Sunday, February 15, 2015

Auditing in Skepticism

After reading the article, I am not sure whether the Fed should be audited or not. It is true that the Fed is relatively transparent, and I believe it tries to do its best to benefit the country. There are so many conspiracies or simply theories about the secretive things done by the Fed, but those claims are very hard for me to believe. It does make sense that the more people know about what happens in the Federal Reserve the better, but to what extent? Having someone see everything said and done may lead to different decisions being made, which are not guaranteed to be better. Maybe the conversations would be less frank and more politically correct, or maybe not. The one thing that comes to mind is the cost of auditing the Fed, and whether that cost will or will not exceed the benefits. To me, the benefits do not seem to be as clear as I wish.  Another thing to consider is what might happen to the financial system if bailing out certain financial institutions or intermediaries becomes public because that would identify who is struggling and it might create certain hardships to those seeking loans. I do favor having that information public, but maybe immediately and rather with a delay. It appears that there isn't tremendous benefit outside of politicians criticizing the Fed to gain short-term benefit. I believe the Fed should be immune to short-term political pressures, but whether that immunity is good and whether the audit would alter that immunity is a hard question for me to answer because there are many nuances. Thus, I prefer to remain skeptical about auditing the Fed.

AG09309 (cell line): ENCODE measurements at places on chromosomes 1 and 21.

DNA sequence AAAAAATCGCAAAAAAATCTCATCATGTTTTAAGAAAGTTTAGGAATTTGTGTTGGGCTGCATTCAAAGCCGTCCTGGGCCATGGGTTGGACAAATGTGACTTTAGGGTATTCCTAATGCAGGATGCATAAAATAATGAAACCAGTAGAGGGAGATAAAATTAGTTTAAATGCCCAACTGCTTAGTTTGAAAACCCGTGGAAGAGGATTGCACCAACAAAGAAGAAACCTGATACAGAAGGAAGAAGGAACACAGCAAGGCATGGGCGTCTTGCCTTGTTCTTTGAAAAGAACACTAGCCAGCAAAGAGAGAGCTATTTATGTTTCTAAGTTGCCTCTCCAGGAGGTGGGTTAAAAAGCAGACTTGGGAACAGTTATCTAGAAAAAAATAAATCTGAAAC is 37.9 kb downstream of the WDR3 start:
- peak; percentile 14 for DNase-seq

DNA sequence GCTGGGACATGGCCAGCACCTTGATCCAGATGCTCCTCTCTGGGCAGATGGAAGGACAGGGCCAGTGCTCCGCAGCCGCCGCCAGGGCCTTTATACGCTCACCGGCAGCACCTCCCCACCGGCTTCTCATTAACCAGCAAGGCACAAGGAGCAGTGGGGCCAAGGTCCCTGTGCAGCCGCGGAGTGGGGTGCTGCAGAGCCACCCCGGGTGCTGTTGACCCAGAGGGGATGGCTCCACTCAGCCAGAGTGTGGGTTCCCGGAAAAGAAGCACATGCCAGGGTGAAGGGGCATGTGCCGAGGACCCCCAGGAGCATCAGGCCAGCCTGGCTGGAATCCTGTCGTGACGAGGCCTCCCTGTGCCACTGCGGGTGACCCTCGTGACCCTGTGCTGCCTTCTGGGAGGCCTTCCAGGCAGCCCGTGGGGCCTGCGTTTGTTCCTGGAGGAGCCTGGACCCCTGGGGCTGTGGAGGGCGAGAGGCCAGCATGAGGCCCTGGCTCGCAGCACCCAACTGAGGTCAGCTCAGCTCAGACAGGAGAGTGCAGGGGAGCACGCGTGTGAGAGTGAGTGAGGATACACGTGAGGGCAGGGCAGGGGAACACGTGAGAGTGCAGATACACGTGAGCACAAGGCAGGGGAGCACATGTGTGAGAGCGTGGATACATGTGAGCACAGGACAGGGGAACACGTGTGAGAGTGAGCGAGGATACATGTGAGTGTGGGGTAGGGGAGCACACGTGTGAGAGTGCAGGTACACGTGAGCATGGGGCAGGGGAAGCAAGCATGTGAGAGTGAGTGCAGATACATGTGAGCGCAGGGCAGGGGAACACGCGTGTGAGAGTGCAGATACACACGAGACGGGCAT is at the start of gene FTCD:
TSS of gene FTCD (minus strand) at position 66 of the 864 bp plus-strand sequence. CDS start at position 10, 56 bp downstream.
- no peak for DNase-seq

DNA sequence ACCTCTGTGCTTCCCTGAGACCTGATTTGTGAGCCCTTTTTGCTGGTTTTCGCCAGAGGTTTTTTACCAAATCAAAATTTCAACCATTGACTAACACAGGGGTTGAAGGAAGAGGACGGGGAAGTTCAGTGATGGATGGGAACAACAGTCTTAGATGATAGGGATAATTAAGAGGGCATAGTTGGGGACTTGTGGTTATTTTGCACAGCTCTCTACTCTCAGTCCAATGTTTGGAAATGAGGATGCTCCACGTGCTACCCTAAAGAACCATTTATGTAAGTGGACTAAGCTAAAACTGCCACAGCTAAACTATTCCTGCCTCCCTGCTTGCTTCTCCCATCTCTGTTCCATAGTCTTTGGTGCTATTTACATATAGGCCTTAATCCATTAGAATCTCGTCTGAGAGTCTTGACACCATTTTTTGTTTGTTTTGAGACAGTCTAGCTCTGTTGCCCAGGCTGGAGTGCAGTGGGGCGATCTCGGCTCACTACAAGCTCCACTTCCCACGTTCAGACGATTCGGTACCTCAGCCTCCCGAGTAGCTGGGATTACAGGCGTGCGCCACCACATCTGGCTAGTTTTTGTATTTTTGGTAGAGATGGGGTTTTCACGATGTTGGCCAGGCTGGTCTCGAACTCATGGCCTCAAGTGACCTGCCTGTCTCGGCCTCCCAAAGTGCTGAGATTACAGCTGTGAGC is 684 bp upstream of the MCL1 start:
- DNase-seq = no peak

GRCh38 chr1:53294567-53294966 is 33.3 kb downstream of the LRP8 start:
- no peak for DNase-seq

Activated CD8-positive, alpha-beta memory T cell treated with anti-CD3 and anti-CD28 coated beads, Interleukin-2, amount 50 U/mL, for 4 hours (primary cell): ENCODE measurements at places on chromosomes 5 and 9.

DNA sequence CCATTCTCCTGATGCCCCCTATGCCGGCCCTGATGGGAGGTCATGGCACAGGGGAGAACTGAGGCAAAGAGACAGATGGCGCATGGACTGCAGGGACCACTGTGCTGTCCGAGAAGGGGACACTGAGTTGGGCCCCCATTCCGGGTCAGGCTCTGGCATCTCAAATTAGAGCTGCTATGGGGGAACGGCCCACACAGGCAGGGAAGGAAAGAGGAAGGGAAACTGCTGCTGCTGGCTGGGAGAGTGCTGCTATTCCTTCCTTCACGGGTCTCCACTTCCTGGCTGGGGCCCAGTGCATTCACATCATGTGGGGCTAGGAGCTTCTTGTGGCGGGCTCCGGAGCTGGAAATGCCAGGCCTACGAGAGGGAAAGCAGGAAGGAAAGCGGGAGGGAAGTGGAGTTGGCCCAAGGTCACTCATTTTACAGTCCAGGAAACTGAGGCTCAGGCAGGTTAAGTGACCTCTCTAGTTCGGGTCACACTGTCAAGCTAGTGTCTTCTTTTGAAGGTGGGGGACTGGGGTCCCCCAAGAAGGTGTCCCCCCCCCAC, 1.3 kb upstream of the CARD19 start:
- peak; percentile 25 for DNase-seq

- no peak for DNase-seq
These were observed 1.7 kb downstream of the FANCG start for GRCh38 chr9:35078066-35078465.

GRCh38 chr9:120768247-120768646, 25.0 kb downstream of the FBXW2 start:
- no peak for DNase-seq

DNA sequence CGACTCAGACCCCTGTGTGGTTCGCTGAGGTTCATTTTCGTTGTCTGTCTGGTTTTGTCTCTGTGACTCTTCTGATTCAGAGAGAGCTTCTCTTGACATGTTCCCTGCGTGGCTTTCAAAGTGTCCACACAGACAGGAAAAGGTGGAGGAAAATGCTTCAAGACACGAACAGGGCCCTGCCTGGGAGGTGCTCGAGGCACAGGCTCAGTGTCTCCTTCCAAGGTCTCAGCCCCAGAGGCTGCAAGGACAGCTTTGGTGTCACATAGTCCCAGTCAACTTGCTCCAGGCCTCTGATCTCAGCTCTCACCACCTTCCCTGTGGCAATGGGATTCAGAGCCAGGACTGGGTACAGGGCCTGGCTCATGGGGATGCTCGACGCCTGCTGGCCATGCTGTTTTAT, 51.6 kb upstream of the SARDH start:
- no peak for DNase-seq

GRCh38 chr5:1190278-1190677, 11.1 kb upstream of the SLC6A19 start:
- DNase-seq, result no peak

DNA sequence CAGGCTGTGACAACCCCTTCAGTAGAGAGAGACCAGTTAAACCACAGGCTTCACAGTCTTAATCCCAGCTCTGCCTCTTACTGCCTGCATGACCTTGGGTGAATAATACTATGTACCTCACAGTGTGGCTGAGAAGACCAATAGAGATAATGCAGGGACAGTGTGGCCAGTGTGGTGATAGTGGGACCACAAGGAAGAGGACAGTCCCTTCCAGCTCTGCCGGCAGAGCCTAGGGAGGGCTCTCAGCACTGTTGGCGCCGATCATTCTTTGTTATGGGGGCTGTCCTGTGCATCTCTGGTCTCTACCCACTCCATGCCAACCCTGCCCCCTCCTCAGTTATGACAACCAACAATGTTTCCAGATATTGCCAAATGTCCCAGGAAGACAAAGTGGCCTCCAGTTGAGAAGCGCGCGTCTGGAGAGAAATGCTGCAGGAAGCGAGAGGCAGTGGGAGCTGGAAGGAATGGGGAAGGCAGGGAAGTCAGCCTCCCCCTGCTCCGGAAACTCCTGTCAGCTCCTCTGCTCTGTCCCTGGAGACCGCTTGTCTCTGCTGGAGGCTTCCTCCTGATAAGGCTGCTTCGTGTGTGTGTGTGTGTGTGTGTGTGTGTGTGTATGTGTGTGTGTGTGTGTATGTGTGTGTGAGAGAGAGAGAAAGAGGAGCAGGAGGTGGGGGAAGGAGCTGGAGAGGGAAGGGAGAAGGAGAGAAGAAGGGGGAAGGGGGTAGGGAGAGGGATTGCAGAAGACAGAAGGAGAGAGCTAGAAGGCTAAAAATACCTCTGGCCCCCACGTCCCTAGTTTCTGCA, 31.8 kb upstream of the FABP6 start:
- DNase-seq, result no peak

No comments:

Post a Comment